Currently reading: Interview: Petter Solberg on his rally return and electric motorsport
The rally champion turned rallycross star returned to the stages with Volkswagen on Rally Spain

Petter Solberg, the 2003 World Rally champion, hasn’t competed at the highest level of the sport since making a successful switch to rallycross in 2013 – a category in which he became a double world champion in 2014 and 2015.

The Norwegian last competed in a World Rally Championship event on Rally Spain in 2012, but after a six-year break was tempted back into action in Catalunya this weekend.

Solberg wasn’t competing in the top division for World Rally Cars but in the second-tier WRC2 division. This meant swapping his 600bhp-plus Volkswagen Polo Supercar for a less powerful 1.6-litre Volkswagen Polo GTI R5, which is built to the cost-controlled R5 class rules and is far closer to a road car.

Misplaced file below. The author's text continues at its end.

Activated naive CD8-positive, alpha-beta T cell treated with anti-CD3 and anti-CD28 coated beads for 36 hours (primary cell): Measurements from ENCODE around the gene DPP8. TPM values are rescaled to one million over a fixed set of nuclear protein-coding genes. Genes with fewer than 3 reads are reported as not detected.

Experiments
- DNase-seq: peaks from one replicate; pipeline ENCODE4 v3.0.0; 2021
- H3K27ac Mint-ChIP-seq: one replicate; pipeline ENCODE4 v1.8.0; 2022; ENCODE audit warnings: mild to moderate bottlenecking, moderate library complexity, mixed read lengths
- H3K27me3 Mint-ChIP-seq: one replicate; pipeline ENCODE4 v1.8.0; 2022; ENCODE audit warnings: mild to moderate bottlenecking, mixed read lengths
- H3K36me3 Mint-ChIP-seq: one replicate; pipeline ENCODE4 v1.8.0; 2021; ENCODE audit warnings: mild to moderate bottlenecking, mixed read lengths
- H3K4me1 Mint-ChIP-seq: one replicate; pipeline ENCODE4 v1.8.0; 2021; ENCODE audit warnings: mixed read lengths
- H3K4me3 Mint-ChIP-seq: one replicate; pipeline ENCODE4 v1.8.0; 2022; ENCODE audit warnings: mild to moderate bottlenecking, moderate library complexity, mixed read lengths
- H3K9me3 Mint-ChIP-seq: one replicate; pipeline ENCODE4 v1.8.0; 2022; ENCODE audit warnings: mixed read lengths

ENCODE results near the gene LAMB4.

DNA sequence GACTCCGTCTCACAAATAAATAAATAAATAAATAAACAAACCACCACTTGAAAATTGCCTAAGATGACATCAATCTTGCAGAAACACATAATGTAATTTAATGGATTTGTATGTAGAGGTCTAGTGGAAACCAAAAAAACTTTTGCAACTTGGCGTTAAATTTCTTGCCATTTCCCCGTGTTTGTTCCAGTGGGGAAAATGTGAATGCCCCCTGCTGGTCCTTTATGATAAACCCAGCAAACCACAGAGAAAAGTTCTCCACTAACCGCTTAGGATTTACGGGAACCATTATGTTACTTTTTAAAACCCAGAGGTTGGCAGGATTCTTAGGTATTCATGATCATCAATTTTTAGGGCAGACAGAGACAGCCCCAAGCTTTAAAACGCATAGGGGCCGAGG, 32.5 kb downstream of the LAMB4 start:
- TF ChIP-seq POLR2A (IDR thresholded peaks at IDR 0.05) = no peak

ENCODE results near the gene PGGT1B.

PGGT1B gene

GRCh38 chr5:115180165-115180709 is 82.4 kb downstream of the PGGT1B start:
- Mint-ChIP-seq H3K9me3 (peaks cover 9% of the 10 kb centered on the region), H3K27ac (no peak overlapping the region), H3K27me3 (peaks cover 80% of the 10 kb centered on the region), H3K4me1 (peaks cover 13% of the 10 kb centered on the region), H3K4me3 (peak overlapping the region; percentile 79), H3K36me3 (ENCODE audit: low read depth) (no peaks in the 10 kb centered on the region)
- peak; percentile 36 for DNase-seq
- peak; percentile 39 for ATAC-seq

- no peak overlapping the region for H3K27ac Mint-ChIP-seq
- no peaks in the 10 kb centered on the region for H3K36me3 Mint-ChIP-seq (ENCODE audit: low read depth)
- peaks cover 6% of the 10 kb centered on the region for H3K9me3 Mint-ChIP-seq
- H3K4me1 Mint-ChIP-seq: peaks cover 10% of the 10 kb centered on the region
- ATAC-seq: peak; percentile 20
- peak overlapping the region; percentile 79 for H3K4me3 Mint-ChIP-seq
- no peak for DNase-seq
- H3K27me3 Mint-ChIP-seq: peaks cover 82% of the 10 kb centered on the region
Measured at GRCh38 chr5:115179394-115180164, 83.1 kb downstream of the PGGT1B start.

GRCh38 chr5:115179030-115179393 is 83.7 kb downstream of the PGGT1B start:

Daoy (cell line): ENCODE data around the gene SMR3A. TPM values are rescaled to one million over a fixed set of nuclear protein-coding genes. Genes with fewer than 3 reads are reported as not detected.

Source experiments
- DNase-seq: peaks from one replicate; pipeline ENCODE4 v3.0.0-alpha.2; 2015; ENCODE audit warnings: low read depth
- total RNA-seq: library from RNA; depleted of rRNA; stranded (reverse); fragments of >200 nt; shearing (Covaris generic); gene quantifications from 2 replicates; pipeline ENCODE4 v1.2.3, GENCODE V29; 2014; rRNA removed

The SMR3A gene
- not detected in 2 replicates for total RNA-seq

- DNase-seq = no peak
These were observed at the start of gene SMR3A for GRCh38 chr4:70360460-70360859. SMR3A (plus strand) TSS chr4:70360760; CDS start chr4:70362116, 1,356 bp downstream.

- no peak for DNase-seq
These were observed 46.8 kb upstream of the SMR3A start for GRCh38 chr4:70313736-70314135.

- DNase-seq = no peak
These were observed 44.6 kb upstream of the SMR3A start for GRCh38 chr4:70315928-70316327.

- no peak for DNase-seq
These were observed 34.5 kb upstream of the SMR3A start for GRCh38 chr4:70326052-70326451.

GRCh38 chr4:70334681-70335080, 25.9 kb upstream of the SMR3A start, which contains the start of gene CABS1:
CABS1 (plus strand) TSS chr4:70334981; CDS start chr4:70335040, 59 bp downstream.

Solberg was competing for the Volkswagen Motorsport squad, which was itself making a return to the sport it dominated between 2013 and 2016. The firm won four straight WRC titles with Sébastien Ogier, but this comeback was a one-off to showcase the Polo GTI R5 on its debut, ahead of deliveries to customers beginning.

Solberg made an impressive return in the new 1.6-litre Polo GTI R5, battling for the class lead early in the event before falling back a bit in difficult damp conditions on Saturday and Sunday’s Tarmac stages.

Autocar caught up with Solberg, now 43, to discuss his rallying return and his views on the future of rallycross.

How does it feel to be back in rallying?